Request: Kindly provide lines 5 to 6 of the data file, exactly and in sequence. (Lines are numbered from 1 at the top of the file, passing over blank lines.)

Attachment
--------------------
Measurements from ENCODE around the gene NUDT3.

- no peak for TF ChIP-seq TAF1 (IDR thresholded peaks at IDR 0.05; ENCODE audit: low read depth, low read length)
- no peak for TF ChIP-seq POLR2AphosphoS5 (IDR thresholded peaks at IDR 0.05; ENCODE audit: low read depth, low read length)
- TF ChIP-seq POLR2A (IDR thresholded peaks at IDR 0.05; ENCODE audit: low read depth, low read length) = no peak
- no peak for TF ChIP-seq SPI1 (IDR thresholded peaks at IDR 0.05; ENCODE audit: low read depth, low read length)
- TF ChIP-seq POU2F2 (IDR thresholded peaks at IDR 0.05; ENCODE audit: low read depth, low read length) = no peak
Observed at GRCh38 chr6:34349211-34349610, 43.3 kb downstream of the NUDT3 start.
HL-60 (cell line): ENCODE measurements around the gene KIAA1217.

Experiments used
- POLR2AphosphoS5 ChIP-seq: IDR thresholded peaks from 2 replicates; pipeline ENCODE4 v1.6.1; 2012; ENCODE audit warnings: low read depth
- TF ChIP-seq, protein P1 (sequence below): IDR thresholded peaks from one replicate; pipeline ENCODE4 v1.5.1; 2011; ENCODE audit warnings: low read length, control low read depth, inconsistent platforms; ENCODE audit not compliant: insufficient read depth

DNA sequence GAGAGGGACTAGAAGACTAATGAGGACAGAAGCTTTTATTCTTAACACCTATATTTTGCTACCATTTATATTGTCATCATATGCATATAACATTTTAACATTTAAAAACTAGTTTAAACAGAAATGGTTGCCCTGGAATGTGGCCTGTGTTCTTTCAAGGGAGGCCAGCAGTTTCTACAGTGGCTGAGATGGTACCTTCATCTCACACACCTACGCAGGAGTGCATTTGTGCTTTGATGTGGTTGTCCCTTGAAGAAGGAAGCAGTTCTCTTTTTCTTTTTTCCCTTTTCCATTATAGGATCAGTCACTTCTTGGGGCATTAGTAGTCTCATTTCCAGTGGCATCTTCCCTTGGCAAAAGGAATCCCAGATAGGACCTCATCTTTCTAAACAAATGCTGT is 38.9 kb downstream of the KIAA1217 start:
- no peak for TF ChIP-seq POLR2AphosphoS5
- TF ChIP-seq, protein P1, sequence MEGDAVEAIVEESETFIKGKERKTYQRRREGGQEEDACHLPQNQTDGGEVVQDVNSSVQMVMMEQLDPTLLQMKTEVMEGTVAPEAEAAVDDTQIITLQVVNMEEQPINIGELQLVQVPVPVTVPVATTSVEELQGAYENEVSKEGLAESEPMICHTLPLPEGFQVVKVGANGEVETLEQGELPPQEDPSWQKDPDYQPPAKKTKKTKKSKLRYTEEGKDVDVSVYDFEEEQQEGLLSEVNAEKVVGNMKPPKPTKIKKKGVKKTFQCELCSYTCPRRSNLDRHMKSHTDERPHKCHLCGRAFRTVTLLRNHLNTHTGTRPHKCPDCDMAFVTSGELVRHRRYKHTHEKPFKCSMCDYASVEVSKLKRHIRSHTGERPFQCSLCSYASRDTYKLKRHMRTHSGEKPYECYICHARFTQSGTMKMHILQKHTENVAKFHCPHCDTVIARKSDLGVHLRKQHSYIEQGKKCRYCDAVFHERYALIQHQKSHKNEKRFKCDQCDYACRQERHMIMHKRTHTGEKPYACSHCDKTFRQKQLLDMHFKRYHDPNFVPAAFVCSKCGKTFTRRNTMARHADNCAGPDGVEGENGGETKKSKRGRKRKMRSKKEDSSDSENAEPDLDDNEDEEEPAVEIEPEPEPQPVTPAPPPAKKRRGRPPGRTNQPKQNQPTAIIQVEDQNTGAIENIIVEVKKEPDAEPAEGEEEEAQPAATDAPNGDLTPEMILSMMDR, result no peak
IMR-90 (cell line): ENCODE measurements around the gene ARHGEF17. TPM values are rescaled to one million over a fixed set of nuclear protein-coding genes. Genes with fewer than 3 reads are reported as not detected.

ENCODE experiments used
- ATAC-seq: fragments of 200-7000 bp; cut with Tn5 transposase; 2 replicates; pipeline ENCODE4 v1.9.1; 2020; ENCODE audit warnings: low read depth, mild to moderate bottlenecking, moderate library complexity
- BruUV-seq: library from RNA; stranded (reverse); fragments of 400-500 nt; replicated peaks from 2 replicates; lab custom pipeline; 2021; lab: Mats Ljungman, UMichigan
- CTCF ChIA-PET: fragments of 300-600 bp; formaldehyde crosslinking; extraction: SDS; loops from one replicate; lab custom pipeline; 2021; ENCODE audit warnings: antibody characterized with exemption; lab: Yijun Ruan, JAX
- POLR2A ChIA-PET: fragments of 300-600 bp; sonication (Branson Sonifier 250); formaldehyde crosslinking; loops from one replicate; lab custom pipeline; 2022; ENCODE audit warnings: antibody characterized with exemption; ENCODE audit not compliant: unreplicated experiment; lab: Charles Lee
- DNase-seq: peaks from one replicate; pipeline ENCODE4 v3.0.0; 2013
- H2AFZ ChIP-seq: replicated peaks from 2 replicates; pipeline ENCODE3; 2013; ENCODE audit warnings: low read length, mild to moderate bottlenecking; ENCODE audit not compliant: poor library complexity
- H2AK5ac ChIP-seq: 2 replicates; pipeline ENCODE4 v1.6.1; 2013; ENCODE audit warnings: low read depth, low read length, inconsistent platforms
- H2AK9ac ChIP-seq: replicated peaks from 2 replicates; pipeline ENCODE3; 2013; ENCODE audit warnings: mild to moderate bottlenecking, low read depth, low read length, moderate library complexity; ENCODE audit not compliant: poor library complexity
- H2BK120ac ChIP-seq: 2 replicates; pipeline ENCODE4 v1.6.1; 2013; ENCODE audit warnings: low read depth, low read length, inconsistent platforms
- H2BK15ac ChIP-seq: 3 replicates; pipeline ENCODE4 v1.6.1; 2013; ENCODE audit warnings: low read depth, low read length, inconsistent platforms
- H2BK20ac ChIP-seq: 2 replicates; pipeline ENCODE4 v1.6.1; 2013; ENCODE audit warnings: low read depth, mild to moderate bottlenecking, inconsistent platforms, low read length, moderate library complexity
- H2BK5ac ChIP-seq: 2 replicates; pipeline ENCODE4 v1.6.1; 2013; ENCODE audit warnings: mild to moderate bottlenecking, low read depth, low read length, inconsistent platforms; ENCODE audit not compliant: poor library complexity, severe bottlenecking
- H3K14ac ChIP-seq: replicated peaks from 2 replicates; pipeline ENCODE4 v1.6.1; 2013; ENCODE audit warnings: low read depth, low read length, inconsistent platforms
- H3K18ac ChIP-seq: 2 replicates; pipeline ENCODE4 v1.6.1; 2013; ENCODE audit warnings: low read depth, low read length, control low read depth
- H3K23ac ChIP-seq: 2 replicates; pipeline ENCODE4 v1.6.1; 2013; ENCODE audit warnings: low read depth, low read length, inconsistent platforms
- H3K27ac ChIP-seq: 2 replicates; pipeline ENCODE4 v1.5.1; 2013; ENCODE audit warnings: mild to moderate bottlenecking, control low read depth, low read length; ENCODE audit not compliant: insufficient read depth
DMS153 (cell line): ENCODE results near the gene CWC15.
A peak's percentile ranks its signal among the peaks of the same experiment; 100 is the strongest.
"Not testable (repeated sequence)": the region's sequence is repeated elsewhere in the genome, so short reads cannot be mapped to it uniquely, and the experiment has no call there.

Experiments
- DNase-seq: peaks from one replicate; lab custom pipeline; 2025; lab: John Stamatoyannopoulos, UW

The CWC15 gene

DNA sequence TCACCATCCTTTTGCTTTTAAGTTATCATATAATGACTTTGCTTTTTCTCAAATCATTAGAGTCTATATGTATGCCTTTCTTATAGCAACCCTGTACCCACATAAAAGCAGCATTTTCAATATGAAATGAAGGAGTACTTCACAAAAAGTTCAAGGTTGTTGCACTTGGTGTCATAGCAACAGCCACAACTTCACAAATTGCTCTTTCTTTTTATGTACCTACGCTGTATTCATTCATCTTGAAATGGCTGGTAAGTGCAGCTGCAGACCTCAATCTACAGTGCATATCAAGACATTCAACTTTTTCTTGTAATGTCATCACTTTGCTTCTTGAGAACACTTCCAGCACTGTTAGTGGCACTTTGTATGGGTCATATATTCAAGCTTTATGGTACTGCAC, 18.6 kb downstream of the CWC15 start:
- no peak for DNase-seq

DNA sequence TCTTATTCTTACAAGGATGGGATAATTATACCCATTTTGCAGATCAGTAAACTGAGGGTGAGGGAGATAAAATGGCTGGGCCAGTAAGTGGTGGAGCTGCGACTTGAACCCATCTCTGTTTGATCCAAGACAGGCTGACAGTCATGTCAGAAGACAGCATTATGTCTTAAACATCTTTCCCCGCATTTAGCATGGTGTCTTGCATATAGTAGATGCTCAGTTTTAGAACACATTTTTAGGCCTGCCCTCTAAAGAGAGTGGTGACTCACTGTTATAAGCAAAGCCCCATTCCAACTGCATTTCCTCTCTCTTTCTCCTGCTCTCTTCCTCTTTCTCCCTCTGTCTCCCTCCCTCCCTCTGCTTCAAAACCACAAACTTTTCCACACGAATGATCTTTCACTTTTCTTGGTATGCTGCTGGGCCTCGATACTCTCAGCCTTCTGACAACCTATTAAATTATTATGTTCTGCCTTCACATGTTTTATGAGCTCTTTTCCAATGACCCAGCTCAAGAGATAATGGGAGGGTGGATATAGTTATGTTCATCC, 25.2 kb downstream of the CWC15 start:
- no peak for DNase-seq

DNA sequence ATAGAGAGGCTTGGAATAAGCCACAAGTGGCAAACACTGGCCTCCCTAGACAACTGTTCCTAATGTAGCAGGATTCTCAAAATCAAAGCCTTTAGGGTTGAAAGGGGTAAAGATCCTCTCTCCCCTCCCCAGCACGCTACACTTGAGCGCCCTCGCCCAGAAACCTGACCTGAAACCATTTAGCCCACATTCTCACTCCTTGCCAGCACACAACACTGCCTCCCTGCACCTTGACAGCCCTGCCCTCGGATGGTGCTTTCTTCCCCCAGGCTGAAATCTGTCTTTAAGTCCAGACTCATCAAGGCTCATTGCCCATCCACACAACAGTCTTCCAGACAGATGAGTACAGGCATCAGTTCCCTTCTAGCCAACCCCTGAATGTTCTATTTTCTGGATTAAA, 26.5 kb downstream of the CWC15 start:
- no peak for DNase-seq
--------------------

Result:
- no peak for TF ChIP-seq SPI1 (IDR thresholded peaks at IDR 0.05; ENCODE audit: low read depth, low read length)
- TF ChIP-seq POU2F2 (IDR thresholded peaks at IDR 0.05; ENCODE audit: low read depth, low read length) = no peak